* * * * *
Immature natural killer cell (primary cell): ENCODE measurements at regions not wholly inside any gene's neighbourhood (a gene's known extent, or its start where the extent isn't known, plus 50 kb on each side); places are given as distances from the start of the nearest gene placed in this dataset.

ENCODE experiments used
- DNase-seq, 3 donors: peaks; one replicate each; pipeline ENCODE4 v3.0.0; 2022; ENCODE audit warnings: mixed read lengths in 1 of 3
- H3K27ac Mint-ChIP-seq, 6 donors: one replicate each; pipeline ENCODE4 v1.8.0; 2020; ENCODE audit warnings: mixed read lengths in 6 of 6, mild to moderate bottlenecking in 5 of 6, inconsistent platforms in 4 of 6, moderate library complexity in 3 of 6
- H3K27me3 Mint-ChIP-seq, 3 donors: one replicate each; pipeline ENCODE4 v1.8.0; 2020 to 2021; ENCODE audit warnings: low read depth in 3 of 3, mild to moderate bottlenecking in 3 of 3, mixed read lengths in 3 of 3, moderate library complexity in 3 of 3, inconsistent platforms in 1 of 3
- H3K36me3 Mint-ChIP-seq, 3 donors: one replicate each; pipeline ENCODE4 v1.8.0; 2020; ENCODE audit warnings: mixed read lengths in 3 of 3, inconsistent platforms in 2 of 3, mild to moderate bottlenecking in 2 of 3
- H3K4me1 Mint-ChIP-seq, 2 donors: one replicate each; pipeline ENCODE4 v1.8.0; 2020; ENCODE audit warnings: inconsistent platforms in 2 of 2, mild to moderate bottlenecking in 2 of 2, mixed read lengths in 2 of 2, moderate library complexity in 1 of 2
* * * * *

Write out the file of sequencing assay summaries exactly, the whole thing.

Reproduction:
Immature natural killer cell (primary cell): ENCODE measurements at regions not wholly inside any gene's neighbourhood (a gene's known extent, or its start where the extent isn't known, plus 50 kb on each side); places are given as distances from the start of the nearest gene placed in this dataset.

ENCODE experiments used
- DNase-seq, 3 donors: peaks; one replicate each; pipeline ENCODE4 v3.0.0; 2022; ENCODE audit warnings: mixed read lengths in 1 of 3
- H3K27ac Mint-ChIP-seq, 6 donors: one replicate each; pipeline ENCODE4 v1.8.0; 2020; ENCODE audit warnings: mixed read lengths in 6 of 6, mild to moderate bottlenecking in 5 of 6, inconsistent platforms in 4 of 6, moderate library complexity in 3 of 6
- H3K27me3 Mint-ChIP-seq, 3 donors: one replicate each; pipeline ENCODE4 v1.8.0; 2020 to 2021; ENCODE audit warnings: low read depth in 3 of 3, mild to moderate bottlenecking in 3 of 3, mixed read lengths in 3 of 3, moderate library complexity in 3 of 3, inconsistent platforms in 1 of 3
- H3K36me3 Mint-ChIP-seq, 3 donors: one replicate each; pipeline ENCODE4 v1.8.0; 2020; ENCODE audit warnings: mixed read lengths in 3 of 3, inconsistent platforms in 2 of 3, mild to moderate bottlenecking in 2 of 3
- H3K4me1 Mint-ChIP-seq, 2 donors: one replicate each; pipeline ENCODE4 v1.8.0; 2020; ENCODE audit warnings: inconsistent platforms in 2 of 2, mild to moderate bottlenecking in 2 of 2, mixed read lengths in 2 of 2, moderate library complexity in 1 of 2